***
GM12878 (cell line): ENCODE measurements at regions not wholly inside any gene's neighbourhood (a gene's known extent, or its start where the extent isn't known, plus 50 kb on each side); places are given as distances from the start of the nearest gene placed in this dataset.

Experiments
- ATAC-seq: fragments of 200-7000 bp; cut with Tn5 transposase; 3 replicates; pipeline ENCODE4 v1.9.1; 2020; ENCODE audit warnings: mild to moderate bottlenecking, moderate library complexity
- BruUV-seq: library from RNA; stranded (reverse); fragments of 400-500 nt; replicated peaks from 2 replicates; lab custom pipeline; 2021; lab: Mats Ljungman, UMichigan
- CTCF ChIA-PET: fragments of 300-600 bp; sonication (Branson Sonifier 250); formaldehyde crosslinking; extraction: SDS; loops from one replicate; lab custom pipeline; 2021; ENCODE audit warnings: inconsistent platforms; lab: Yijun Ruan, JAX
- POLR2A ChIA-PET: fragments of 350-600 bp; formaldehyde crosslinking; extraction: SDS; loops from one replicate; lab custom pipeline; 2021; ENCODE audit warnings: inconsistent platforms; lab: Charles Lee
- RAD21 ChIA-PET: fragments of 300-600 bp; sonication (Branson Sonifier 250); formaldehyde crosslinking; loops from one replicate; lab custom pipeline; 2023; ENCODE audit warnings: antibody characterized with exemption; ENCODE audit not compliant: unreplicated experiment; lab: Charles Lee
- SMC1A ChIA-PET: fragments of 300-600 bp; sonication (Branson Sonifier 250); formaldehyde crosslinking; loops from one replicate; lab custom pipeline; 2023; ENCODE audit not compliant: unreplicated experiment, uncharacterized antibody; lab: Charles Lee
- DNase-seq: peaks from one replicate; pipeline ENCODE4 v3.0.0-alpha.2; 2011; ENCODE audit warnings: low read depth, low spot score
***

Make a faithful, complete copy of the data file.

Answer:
GM12878 (cell line): ENCODE measurements at regions not wholly inside any gene's neighbourhood (a gene's known extent, or its start where the extent isn't known, plus 50 kb on each side); places are given as distances from the start of the nearest gene placed in this dataset.

Experiments
- ATAC-seq: fragments of 200-7000 bp; cut with Tn5 transposase; 3 replicates; pipeline ENCODE4 v1.9.1; 2020; ENCODE audit warnings: mild to moderate bottlenecking, moderate library complexity
- BruUV-seq: library from RNA; stranded (reverse); fragments of 400-500 nt; replicated peaks from 2 replicates; lab custom pipeline; 2021; lab: Mats Ljungman, UMichigan
- CTCF ChIA-PET: fragments of 300-600 bp; sonication (Branson Sonifier 250); formaldehyde crosslinking; extraction: SDS; loops from one replicate; lab custom pipeline; 2021; ENCODE audit warnings: inconsistent platforms; lab: Yijun Ruan, JAX
- POLR2A ChIA-PET: fragments of 350-600 bp; formaldehyde crosslinking; extraction: SDS; loops from one replicate; lab custom pipeline; 2021; ENCODE audit warnings: inconsistent platforms; lab: Charles Lee
- RAD21 ChIA-PET: fragments of 300-600 bp; sonication (Branson Sonifier 250); formaldehyde crosslinking; loops from one replicate; lab custom pipeline; 2023; ENCODE audit warnings: antibody characterized with exemption; ENCODE audit not compliant: unreplicated experiment; lab: Charles Lee
- SMC1A ChIA-PET: fragments of 300-600 bp; sonication (Branson Sonifier 250); formaldehyde crosslinking; loops from one replicate; lab custom pipeline; 2023; ENCODE audit not compliant: unreplicated experiment, uncharacterized antibody; lab: Charles Lee
- DNase-seq: peaks from one replicate; pipeline ENCODE4 v3.0.0-alpha.2; 2011; ENCODE audit warnings: low read depth, low spot score